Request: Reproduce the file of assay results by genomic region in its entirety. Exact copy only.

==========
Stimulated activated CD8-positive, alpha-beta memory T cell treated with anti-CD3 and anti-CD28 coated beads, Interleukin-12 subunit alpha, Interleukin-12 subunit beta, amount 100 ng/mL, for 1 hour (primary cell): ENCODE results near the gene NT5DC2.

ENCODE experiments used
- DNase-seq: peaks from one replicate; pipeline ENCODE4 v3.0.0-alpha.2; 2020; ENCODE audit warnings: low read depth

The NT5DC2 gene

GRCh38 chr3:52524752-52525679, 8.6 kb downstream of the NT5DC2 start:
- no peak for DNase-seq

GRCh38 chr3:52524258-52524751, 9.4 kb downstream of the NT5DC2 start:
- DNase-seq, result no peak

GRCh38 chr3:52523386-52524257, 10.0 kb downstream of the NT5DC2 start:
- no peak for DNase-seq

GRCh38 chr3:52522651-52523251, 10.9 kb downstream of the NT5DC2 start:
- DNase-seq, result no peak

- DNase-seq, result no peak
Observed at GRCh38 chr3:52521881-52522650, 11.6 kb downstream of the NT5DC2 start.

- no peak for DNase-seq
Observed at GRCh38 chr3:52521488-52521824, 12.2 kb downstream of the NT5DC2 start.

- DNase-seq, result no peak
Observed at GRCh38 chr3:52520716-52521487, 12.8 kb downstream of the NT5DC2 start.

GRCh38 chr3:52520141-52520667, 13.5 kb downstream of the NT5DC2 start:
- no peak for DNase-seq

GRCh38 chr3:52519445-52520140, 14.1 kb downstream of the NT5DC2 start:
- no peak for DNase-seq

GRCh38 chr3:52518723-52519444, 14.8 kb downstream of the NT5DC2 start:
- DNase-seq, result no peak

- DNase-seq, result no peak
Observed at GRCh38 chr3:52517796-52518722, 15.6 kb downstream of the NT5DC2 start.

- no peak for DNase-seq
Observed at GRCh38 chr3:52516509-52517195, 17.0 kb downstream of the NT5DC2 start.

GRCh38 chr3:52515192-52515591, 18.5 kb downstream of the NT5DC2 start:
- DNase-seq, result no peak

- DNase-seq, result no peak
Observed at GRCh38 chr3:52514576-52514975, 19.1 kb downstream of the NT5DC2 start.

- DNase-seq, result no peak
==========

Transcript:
Stimulated activated CD8-positive, alpha-beta memory T cell treated with anti-CD3 and anti-CD28 coated beads, Interleukin-12 subunit alpha, Interleukin-12 subunit beta, amount 100 ng/mL, for 1 hour (primary cell): ENCODE results near the gene NT5DC2.

ENCODE experiments used
- DNase-seq: peaks from one replicate; pipeline ENCODE4 v3.0.0-alpha.2; 2020; ENCODE audit warnings: low read depth

The NT5DC2 gene

GRCh38 chr3:52524752-52525679, 8.6 kb downstream of the NT5DC2 start:
- no peak for DNase-seq

GRCh38 chr3:52524258-52524751, 9.4 kb downstream of the NT5DC2 start:
- DNase-seq, result no peak

GRCh38 chr3:52523386-52524257, 10.0 kb downstream of the NT5DC2 start:
- no peak for DNase-seq

GRCh38 chr3:52522651-52523251, 10.9 kb downstream of the NT5DC2 start:
- DNase-seq, result no peak

- DNase-seq, result no peak
Observed at GRCh38 chr3:52521881-52522650, 11.6 kb downstream of the NT5DC2 start.

- no peak for DNase-seq
Observed at GRCh38 chr3:52521488-52521824, 12.2 kb downstream of the NT5DC2 start.

- DNase-seq, result no peak
Observed at GRCh38 chr3:52520716-52521487, 12.8 kb downstream of the NT5DC2 start.

GRCh38 chr3:52520141-52520667, 13.5 kb downstream of the NT5DC2 start:
- no peak for DNase-seq

GRCh38 chr3:52519445-52520140, 14.1 kb downstream of the NT5DC2 start:
- no peak for DNase-seq

GRCh38 chr3:52518723-52519444, 14.8 kb downstream of the NT5DC2 start:
- DNase-seq, result no peak

- DNase-seq, result no peak
Observed at GRCh38 chr3:52517796-52518722, 15.6 kb downstream of the NT5DC2 start.

- no peak for DNase-seq
Observed at GRCh38 chr3:52516509-52517195, 17.0 kb downstream of the NT5DC2 start.

GRCh38 chr3:52515192-52515591, 18.5 kb downstream of the NT5DC2 start:
- DNase-seq, result no peak

- DNase-seq, result no peak
Observed at GRCh38 chr3:52514576-52514975, 19.1 kb downstream of the NT5DC2 start.

- DNase-seq, result no peak